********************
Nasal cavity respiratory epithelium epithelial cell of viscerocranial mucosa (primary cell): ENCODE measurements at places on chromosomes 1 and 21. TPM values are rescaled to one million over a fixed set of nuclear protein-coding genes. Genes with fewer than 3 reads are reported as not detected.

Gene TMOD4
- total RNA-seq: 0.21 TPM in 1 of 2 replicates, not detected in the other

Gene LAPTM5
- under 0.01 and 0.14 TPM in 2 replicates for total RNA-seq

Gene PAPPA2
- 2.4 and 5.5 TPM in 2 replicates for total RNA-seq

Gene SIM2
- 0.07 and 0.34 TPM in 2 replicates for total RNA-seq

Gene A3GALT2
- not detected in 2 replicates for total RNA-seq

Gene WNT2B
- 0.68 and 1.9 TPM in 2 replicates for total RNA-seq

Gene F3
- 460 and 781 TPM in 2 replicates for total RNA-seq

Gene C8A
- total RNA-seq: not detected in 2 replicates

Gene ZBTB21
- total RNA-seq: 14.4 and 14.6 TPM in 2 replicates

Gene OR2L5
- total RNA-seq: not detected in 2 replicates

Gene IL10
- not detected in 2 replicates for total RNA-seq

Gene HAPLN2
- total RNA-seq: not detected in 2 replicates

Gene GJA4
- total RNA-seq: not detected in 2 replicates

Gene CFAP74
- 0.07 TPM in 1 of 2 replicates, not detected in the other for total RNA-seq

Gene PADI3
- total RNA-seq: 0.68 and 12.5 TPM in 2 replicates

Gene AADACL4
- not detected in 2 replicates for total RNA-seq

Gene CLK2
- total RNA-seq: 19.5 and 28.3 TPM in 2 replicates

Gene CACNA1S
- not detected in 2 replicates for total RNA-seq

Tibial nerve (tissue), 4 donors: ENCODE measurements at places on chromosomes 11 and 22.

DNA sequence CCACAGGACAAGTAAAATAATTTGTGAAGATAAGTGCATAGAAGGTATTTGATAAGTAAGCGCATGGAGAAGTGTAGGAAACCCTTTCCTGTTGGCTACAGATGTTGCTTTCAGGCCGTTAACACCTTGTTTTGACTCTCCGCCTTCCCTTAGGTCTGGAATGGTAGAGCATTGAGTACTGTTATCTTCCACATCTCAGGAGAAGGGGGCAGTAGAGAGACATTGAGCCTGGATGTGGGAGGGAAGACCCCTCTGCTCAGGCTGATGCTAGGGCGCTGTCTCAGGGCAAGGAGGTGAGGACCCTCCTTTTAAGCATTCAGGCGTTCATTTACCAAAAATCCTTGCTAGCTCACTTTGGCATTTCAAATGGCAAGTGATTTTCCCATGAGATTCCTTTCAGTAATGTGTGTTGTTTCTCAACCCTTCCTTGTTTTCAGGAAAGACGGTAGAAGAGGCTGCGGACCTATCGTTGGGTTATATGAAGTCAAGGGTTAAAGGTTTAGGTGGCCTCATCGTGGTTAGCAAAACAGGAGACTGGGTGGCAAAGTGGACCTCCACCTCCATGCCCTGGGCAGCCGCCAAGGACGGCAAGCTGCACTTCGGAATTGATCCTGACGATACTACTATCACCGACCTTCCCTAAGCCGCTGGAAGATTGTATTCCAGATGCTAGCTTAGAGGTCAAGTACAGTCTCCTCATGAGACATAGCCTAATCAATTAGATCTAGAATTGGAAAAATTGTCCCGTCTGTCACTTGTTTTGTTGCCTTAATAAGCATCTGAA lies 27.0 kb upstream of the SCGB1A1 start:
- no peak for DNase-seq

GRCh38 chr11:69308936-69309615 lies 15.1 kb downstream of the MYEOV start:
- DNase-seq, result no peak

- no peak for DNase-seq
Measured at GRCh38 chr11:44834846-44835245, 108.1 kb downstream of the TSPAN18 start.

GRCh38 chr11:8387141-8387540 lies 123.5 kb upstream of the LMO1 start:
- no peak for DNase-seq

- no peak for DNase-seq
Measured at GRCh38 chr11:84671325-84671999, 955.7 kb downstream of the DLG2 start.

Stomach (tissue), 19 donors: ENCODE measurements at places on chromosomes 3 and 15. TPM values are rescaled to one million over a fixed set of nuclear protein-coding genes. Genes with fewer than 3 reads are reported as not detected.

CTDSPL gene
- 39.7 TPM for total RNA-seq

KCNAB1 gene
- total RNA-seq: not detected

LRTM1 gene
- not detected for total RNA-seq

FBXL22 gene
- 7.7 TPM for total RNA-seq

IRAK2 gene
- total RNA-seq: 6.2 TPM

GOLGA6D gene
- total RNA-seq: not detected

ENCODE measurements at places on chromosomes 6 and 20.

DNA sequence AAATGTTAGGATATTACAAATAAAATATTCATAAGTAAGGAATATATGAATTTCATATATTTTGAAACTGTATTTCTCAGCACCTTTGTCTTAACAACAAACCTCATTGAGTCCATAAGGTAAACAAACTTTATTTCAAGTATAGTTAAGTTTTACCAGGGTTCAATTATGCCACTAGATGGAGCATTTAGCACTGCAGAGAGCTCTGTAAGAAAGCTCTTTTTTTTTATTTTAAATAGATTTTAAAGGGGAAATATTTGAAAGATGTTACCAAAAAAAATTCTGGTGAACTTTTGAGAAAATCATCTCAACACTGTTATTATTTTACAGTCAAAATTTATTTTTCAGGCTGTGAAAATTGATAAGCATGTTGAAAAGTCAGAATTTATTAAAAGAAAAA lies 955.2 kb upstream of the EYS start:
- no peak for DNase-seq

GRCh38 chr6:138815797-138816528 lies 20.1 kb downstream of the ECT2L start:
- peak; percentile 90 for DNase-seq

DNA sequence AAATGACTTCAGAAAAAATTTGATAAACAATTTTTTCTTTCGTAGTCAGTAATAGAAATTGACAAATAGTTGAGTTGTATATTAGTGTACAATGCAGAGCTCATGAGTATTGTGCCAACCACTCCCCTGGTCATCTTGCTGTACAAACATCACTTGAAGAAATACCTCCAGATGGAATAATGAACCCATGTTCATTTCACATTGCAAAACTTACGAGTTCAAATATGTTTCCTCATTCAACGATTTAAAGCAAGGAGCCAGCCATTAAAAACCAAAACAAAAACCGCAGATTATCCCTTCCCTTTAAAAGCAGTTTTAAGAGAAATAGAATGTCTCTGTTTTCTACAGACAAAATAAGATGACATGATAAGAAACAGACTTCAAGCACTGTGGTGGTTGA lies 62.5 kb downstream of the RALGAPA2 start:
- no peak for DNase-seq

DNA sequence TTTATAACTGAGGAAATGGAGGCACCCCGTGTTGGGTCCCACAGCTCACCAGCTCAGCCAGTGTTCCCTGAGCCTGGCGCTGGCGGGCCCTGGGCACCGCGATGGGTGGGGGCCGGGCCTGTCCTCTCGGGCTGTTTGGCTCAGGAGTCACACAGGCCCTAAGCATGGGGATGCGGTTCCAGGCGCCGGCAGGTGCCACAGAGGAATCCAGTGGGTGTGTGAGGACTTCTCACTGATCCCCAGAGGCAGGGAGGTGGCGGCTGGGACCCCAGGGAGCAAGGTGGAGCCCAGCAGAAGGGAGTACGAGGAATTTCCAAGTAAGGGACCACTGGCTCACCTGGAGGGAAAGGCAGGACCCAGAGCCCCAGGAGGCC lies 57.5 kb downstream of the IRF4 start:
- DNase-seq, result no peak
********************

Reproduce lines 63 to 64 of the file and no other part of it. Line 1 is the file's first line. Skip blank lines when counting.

DNA sequence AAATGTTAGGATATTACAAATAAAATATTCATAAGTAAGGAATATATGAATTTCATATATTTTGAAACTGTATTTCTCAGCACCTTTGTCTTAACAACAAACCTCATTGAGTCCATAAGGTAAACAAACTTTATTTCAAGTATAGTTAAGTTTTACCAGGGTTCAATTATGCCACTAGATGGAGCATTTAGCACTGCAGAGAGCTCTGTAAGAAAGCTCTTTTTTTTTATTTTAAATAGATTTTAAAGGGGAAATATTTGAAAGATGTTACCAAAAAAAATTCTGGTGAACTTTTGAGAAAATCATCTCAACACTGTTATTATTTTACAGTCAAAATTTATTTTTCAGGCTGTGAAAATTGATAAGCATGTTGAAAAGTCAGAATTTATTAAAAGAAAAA lies 955.2 kb upstream of the EYS start:
- no peak for DNase-seq